By Nopporn Wong-Anan
SAN KHAMPHAENG, Thailand (Reuters) – Despite bringing criminal tax
evasion charges against his family, Thailand’s generals do not appear
to be convincing ousted Prime Minister Thaksin Shinawatra’s hometown
backers he is a crook.
“I feel sorry for him. He was ousted in a coup and accused of
cheating the country and there’s no truth in it,” said Chei Taepin, a
75-year-old noodle soup vendor who said he knew Thaksin, 57, when he
was at primary school in San Khamphaeng.
Chei, like others, reckons the charges brought against Thaksin’s
wife and her brother this week are a proxy case against the charismatic
billionaire who won two landslide elections on the back of massive
support in the rural heartlands.
“They are afraid of him returning to politics. They can’t defeat him
politically, so they have to come up with all sorts of allegations,”
said Chei, who hangs a huge campaign poster of Thaksin wearing an
outfit worn for royal functions in his shop.
The military moved in last September 19, accusing Thaksin of
presiding over rampant corruption, abuse of power and cronyism, charges
A military-appointed panel is probing more than a dozen cases of
alleged wrongdoing during Thaksin’s five years in office and the tax
evasion charges are the first to reach court.
But people in San Khamphaeng, a small handicraft town on the
outskirts of the northern tourism center of Chiang Mai, still back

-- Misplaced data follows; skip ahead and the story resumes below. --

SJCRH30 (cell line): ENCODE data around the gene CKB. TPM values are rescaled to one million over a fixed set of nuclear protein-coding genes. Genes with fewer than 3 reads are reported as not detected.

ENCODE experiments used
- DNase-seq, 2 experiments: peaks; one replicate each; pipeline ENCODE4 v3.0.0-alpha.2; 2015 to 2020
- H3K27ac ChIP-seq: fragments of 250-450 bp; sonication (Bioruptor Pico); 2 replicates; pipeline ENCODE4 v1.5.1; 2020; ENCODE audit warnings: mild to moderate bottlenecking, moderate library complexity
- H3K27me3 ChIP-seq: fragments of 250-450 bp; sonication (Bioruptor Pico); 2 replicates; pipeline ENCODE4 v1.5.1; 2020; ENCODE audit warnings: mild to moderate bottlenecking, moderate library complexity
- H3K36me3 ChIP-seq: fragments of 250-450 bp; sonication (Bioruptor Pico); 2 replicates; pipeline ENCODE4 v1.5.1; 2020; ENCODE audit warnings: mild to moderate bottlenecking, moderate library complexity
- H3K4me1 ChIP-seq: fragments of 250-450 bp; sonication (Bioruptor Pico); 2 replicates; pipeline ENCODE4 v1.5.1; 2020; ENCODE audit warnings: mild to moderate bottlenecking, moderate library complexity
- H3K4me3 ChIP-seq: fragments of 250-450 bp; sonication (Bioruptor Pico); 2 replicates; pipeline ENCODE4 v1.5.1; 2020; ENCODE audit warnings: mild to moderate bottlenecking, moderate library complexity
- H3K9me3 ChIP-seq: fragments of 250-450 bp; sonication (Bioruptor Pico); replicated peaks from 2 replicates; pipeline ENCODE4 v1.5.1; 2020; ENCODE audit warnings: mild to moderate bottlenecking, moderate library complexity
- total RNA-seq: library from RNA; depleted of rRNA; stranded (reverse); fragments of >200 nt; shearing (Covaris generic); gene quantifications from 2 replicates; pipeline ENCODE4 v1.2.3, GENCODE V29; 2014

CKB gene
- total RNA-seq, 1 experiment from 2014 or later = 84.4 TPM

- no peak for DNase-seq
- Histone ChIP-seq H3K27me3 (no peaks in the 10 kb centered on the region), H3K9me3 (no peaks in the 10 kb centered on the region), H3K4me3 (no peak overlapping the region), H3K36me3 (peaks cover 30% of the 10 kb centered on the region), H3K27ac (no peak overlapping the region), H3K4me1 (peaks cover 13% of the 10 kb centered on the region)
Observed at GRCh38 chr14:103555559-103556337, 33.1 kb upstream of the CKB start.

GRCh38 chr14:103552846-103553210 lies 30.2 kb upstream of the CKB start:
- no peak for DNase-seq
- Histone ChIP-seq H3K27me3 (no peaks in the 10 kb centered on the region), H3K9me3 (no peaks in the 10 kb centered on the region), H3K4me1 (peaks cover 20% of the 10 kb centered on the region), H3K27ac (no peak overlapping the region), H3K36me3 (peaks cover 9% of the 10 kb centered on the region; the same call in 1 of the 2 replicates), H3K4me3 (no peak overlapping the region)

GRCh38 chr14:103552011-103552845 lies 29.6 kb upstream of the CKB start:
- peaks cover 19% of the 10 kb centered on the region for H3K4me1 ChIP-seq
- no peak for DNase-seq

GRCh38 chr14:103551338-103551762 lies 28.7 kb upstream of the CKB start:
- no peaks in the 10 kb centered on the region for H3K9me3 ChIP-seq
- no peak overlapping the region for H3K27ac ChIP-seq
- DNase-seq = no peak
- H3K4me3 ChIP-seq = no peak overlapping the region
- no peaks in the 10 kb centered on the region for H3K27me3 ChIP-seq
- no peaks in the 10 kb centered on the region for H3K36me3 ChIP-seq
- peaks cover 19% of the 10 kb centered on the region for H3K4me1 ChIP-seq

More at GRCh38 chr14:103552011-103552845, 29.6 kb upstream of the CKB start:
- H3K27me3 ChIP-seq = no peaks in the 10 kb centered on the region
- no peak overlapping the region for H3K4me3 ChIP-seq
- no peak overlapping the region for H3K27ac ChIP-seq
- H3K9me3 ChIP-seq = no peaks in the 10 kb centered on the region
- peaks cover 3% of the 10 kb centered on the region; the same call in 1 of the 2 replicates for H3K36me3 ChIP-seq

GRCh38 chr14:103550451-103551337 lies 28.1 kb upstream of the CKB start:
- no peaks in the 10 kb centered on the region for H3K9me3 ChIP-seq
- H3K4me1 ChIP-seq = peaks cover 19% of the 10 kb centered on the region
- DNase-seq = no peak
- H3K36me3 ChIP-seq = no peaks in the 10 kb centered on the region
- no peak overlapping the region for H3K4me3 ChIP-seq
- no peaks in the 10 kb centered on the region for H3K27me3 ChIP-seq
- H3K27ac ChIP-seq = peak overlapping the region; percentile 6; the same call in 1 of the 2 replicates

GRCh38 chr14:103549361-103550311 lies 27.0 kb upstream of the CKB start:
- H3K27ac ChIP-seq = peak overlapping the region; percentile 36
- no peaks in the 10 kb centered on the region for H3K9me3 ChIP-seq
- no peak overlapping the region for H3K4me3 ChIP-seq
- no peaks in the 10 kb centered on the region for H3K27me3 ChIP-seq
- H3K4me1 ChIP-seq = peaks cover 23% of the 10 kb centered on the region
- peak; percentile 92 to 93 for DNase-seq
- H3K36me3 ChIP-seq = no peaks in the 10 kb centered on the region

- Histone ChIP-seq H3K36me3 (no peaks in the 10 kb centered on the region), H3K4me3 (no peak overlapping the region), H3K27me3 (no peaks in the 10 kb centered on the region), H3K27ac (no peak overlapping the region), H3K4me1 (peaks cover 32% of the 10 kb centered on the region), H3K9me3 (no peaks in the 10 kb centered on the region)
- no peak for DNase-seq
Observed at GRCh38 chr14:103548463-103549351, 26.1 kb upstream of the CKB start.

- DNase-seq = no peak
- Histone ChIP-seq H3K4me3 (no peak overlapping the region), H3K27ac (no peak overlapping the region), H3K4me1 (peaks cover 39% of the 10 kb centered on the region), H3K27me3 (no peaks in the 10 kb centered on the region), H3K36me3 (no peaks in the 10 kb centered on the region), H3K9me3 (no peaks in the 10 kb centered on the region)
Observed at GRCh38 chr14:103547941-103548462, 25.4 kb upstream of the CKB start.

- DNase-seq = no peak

Thaksin for policies branded by his critics as populist and aimed at
keeping the poor and rural voters happy.
In Chiang Mai, Thailand’s second city, people remember Thaksin for
large highways, massive government offices and a flower fair which drew
almost four million people to the province earlier this year.
“Thaksin is a modern man who got things done very quickly,” said Chaba Nosuya, a 34-year-old teacher at a government school.
“His only mistake was being too confident in what he did, which brought jealousy from rivals,” she said.
Other programs like cheap health care, annual grants to villages and
a two-year war on drugs in which more than 2,000 people were killed
keep feelings for Thaksin warm.
“People are grateful to Thaksin,” said Supatra Kittawong, a retired
teacher and now chairwoman of a million-baht ($28,500) village fund.
“People don’t care what Thaksin has done wrong. It is his personal business,” Supatra said.
The village funds, which critics alleged were spent on luxuries like
motorcycles and mobile phones, had created jobs in her area, Supatra
Borrowers invested the money in goods sold at the weekend market in the town, she said.
But Supatra said there were fears the interim government would scrap
such projects initiated by Thaksin as economic growth slowed amid
“We will just have to wait and see what the government will do with
the SML Fund,” said Supatra referring to the annual grant given to
villages in accordance with their population size to use as the
communities sees fit.
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